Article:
As bitcoin enthusiasts seek legitimacy in the world of commerce, this is a welcome first step on eBay’s part. But the decision to limit listings to the Classified Ads section makes this a wildly inefficient option for transacting bitcoin. The primary reason one would turn to an option like eBay, or alternatively person-to-person local exchanges like LocalBitcoins, is the promise of (near-)immediate liquidity – something that has plagued traditional bitcoin exchanges – and in some cases better exchange rates. But eBay seems the least well suited of all options to solve this problem, given it’s need to develop policies and communities that cater to the widest-possible audience, rather than those specifically tailored to a single use case like transacting in virtual currencies.

In the past, bitcoin sellers have sought to circumvent eBay’s listing guidelines by selling USB thumb drives or external hard drives containing the relevant virtual currency data. This method hasn’t been without its risks, as we reported in the past. Many bitcoin buyers found themselves on the wrong end of fraudulent listings in the early days of the recent crypto-currency boom – hopefully most people know better by this point.

It’s not just the sale of virtual currencies which has caused merchants to run afoul of eBay and PayPal policies. A recent discussion thread on details the account of one merchant who had his account frozen multiple times for selling bitcoin mining hardware, aka specialized computers, via the marketplace – an experience that was echoed by numerous commenters. An eBay spokesperson told PandoDaily that the company doesn't have a policy prohibiting selling bitcoin-related hardware, something Marcus later confirmed via a tweet.

Given this checkered history, today’s announcement is a positive development. The next and potentially more impactful step bitcoin bulls will be looking for is for eBay and, in parallel, PayPal to allow users to pay for transactions using virtual currencies, regardless of the products or services involved. That is, the ability to buy antiques, sporting goods, apparel, cars, homes, and anything else, and pay with bitcoin.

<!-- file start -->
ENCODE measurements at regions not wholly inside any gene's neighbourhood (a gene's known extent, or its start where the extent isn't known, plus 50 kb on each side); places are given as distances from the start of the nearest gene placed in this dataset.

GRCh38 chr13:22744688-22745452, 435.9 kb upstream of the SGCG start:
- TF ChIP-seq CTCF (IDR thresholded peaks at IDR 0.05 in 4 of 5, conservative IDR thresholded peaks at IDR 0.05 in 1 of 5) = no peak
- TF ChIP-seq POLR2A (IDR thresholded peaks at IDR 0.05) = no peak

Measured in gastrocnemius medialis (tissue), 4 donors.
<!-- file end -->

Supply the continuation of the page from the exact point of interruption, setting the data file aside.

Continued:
Accepting bitcoin proved to be a huge boon for Overstock, at least initially, as the company completed $130,000 worth of orders in its first day. More importantly, these sales came almost exclusively from new customers, according to a tweet by CEO Patrick Byrne. He went on to predict that Overstock’s success in adopting bitcoin would force the hand of Amazon and other large retailers.

For Overstock and Amazon, accepting bitcoin offers the potential to improve margin by eliminating costly payment processing fees. For eBay, which aims to funnel as much commerce through its payment subsidiary, PayPal, the motivations are less clear. Thus, the two companies may be tiptoeing around bitcoin due to this uncertainty, or, as Marcus alluded, due to the regulatory uncertainty and volatility that still plague it and other virtual currencies.

Bitcoin shows no sign of going away. The bigger the crypto-currency community grows, the more difficulty eBay and others will have ignoring it. Today’s news suggests that Donahoe and Marcus have begun to accept as much. It’s unlikely this will be the last such announcement from the two companies.

[Image via Thinkstock, defaced by Hallie Bateman]